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Risk factors for mortality in mechanically ventilated patients with nosocomial pneumonia
Critical Care volume 1, Article number: P042 (1997)
Patients who develop pneumonia while receiving mechanical ventilation appear to have a two- to tenfold increased risk of mortality compared to patients without pneumonia.
The aim of this study was to identify possible risk indicators for pneumonia leading to death in critically ill patients.
Several potential risk factors for mortality in ventilated patients with nosocomial pneumonia were evaluated using multivariate statistical techniques.
Eighty-two (26%) episodes of nosocomial pneumonia were detected in 314 consecutive patients admitted to an 18-bed general intensive care unit from January to December 1995. The mortality of patients with nosocomial pneumonia was higher when compared with fatality rates of patients without pneumonia (34% versus 17.2%, P < 0.01). Multivariate analysis selected three prognostic factors significantly associated with higher risk of death: the presence of septic shock (OR 18.93, 95% CI, P < 0.01); ARDS (OR 30.64, 95% CI, P < 0.01); and APACHE II score at the time pneumonia was diagnosed (OR 1.27). Of note is that many other factors were significantly associated with mortality but were not an independent predictors of mortality.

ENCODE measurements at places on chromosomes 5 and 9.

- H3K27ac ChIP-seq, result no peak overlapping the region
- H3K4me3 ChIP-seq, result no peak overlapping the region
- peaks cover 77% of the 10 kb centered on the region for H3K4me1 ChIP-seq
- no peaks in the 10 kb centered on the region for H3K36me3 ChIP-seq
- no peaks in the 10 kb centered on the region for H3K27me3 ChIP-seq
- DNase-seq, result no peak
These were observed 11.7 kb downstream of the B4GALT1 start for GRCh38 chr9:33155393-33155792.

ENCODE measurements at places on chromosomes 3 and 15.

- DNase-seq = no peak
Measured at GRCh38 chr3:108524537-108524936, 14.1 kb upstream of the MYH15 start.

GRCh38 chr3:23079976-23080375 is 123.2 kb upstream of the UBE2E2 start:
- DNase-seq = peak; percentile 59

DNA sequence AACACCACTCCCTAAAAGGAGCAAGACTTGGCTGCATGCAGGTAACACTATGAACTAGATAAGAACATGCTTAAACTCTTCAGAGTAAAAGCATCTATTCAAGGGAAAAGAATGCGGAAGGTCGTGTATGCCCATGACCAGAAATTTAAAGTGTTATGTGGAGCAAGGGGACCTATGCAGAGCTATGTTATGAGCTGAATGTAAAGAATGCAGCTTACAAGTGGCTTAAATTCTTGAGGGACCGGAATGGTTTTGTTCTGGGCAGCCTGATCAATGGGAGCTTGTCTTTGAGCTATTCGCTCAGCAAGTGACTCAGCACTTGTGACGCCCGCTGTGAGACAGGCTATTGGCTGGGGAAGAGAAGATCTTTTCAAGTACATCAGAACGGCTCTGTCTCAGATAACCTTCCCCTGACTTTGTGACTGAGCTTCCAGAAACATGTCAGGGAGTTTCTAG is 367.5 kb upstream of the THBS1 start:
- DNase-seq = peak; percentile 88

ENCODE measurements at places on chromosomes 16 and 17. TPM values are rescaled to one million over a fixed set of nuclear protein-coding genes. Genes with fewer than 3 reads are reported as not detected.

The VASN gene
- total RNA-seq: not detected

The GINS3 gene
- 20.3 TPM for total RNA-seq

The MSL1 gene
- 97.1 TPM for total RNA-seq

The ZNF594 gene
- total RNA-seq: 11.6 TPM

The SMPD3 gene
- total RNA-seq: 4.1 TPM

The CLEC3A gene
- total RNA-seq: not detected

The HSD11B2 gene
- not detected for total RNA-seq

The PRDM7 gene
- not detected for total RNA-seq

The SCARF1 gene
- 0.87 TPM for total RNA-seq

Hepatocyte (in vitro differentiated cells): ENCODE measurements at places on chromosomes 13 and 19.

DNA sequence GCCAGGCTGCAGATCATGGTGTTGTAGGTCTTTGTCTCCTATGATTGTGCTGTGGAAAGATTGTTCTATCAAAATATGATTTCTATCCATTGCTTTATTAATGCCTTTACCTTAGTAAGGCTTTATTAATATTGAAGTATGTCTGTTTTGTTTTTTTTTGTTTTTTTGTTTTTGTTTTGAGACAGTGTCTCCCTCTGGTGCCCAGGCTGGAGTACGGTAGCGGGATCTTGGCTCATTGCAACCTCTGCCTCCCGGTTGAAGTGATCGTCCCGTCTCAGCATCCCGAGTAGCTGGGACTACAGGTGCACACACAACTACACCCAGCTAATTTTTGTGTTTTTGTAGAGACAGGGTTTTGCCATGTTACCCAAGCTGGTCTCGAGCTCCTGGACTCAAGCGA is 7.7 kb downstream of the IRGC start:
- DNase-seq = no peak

In the present study, the presence of shock and ARDS were the strongest predictors for mortality in ventilated patients with nosocomial pneumonia.
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Violán, J., Ramírez, C., Mujica, A. et al. Risk factors for mortality in mechanically ventilated patients with nosocomial pneumonia. Crit Care 1, P042 (1997). https://doi.org/10.1186/cc48
- Fatality Rate
- Intensive Care Unit
- Multivariate Analysis
- Prognostic Factor